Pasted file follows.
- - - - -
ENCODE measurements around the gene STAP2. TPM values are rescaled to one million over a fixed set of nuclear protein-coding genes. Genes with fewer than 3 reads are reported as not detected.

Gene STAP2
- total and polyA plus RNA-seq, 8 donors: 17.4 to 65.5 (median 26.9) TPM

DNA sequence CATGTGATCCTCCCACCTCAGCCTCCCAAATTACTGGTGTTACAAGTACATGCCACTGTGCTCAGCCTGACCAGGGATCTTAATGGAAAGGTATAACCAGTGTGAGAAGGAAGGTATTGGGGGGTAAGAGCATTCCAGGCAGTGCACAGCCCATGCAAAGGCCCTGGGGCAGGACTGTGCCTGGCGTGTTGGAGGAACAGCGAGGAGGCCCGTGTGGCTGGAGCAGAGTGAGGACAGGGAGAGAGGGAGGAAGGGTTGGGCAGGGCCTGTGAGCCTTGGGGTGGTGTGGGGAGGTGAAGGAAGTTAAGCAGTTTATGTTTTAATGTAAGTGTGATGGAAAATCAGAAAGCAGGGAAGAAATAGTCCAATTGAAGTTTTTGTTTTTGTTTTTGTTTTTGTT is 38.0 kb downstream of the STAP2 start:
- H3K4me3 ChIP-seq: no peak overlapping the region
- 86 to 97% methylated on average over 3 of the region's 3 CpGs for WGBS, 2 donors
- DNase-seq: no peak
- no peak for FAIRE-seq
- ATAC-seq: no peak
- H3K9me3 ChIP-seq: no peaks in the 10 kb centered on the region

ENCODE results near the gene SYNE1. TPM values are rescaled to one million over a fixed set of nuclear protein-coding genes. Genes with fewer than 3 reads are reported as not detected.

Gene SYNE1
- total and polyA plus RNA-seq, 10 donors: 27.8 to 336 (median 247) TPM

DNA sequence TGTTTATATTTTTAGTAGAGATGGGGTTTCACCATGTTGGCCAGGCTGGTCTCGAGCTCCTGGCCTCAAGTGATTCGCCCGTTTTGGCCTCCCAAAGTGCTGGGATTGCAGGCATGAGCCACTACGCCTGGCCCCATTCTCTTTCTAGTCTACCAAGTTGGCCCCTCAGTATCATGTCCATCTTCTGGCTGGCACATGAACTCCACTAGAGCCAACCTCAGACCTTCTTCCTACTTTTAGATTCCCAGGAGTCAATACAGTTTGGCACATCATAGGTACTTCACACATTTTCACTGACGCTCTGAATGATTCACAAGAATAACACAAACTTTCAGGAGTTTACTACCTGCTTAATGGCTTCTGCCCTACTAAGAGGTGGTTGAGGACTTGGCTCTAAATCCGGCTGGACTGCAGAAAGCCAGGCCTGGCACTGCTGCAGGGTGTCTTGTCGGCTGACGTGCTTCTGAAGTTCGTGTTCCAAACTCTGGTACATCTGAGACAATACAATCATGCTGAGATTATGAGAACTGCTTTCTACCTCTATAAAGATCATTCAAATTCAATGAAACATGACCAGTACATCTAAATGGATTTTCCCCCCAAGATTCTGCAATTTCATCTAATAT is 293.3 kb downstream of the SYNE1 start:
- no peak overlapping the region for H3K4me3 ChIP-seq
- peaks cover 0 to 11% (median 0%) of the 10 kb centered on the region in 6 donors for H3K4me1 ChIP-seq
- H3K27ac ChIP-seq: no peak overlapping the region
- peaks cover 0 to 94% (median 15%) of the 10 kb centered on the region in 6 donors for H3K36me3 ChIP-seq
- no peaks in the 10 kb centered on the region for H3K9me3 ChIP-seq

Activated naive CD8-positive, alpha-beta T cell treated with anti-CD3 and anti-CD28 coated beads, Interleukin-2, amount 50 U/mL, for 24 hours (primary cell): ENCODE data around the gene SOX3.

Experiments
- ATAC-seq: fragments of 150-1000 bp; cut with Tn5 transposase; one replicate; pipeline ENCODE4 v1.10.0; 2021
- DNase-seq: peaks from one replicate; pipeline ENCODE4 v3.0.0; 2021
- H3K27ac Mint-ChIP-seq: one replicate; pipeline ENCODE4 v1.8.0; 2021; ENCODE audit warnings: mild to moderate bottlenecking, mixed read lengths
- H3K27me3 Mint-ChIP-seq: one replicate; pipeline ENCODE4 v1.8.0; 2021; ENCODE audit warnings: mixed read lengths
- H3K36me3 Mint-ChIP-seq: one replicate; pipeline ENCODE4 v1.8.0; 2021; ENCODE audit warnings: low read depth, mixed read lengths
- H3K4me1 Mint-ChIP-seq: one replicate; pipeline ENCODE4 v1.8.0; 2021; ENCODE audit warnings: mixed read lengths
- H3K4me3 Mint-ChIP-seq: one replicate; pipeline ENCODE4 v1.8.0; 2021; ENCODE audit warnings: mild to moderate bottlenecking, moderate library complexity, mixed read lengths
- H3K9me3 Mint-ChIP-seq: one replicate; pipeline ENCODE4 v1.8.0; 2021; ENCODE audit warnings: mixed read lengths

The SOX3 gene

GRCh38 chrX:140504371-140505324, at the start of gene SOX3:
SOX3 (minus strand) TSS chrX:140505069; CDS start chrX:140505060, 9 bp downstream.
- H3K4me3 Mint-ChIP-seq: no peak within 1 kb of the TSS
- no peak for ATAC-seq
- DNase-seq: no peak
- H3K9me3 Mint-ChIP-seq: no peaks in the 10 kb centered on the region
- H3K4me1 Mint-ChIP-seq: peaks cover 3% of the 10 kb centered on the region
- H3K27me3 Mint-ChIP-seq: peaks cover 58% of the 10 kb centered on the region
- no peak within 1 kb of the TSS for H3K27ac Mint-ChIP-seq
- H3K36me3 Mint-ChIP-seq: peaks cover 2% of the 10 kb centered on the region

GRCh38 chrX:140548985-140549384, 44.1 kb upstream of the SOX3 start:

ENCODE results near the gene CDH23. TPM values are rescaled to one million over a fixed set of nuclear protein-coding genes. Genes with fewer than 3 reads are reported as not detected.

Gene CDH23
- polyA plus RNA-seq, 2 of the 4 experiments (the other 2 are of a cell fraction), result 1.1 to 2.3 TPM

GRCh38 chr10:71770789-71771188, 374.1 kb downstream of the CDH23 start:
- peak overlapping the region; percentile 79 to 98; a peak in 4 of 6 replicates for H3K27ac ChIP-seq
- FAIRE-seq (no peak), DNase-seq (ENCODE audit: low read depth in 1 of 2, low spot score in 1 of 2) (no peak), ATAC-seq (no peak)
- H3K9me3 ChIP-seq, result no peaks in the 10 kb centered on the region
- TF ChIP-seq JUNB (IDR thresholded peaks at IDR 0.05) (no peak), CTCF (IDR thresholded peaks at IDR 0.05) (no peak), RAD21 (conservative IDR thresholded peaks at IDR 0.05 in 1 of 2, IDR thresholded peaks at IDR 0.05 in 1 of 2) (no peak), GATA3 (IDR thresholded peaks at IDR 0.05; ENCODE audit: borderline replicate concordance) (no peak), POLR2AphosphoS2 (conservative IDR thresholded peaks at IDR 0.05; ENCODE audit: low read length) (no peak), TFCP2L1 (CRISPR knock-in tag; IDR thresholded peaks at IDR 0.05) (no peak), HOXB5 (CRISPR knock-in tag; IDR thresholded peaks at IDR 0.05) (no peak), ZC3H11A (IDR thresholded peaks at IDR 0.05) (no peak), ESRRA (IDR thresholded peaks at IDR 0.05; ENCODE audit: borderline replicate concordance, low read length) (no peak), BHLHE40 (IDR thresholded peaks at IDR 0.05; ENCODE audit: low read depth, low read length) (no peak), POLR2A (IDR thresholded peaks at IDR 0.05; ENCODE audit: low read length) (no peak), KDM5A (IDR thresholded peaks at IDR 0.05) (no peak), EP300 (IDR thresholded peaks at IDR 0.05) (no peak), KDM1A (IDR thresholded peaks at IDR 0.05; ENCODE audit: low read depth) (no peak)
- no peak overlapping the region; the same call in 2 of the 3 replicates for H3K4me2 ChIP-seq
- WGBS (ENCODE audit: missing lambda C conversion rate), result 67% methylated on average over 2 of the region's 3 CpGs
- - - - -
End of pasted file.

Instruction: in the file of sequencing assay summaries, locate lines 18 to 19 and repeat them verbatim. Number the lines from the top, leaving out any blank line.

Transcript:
- peaks cover 0 to 94% (median 15%) of the 10 kb centered on the region in 6 donors for H3K36me3 ChIP-seq
- no peaks in the 10 kb centered on the region for H3K9me3 ChIP-seq